Did you know?
Three Student Affairs staff members recently penned a few chapters in the publication of "Closing the Opportunity Gap: Identity-Conscious Strategies for Retention and Student Success." The authors included: Andrea Arzuaga, coordinator for the Office of Multicultural Student Success; Sara Furr, Director for the Center for Identity, Inclusion and Social Change; Nydia Stewart, coordinator for the Office of Multicultural Student Success.
The book focuses on the retention and success of underrepresented students during their college career. Instead of aiming for an identity-centric framework where the racial and gender identity of the student is the focus of the intervention, the book turns to an identity-conscious approach. The focus of outcomes are alternatively tied to student success in regards to persistence, term-to-term credit completion, and timely graduation with student identities in mind.
The editor of the book, Vijay Pendukar, who now serves as an Associate Vice President for Student Affairs at California State University, took some time to answer a few questions.
Q. Where did the idea for the book come from?
A. In the 2009-10 academic year, associate vice president of Student Affairs, Rico Tyler, asked the Office of Multicultural Student Affairs to consider a new direction: an explicit focus on retention and student success. The office rebranded to the "Office of Multicultural Student Success" and we worked to innovate a series of new programs to try and address the numerous equity gaps faced by undergraduate students at DePaul.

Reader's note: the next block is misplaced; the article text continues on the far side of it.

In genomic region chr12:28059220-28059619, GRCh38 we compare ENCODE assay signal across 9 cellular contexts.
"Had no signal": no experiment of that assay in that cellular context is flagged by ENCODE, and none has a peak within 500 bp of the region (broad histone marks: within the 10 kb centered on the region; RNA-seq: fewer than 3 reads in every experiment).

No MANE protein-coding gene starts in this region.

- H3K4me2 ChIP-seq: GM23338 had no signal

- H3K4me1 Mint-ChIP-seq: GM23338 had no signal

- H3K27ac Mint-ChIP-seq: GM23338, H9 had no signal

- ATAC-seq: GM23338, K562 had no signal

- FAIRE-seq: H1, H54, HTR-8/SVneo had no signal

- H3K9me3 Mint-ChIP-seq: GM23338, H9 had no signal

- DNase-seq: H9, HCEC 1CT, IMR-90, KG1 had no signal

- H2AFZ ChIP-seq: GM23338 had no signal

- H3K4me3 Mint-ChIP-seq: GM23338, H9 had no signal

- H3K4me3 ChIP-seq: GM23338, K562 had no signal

Over time, it became clear that we were actually pioneering a new paradigm, one that blended the insights of critical multiculturalism with the strategies from the national movement for student success. At the national NASPA Conference in 2014, I presented an SA Speaks TED-style talk on the intersectional model we'd developed over the last four years, as well as the potential gains for our field if we adopt this approach broadly.
The President of Stylus Publishing was in the audience and he approached me with the offer to write a book because, in his words, "No one in higher education is doing student success work like this."
The chapters present tested programmatic interventions on a case-by-case basis that were found effective for students of color, working class college students, and first-generation students. Arzuaga wrote her chapter on the family engagement for first generation families and families of color. Furr focuses on the identity-conscious approaches to first-year, peer-to-peer retention programs in her chapter. Stewart discusses social capital and identity-conscious leadership development curricula for students of color.
Q. How can this book be utilized by Student Affairs professionals?
A. The book is really designed to be a "how to" manual for student affairs practitioners that are looking to support student success by innovating programs and services in ways that empower students of color, low income students, and first-generation students to succeed holistically in college. Each chapter is laid out to offer a theoretical framework, a programming model, and action steps that student affairs educators can use in a variety of contexts, from orientation programs, to career development, to leadership workshops.
Q. Many of the chapters are written by current or former employees in Student Affairs at DePaul—what is unique about the perspective and experience of DePaul employees when it comes to closing the opportunity gap?
A. It's no surprise that this unique approach was homegrown at DePaul University. The mission wholly supports an identity-conscious paradigm for student success because of the belief that the human person matters. Paying close attention to issues of human dignity calls us to realize that identity, in its numerous social constructions, is at the heart of how people learn and experience university life. When the team in the Office of Multicultural Student Success was tasked with focusing the department on retention and student success, the paradigm that developed organically in our office was reflective of DePaul's investment in human dignity, as well as a preferential option for those on the margins.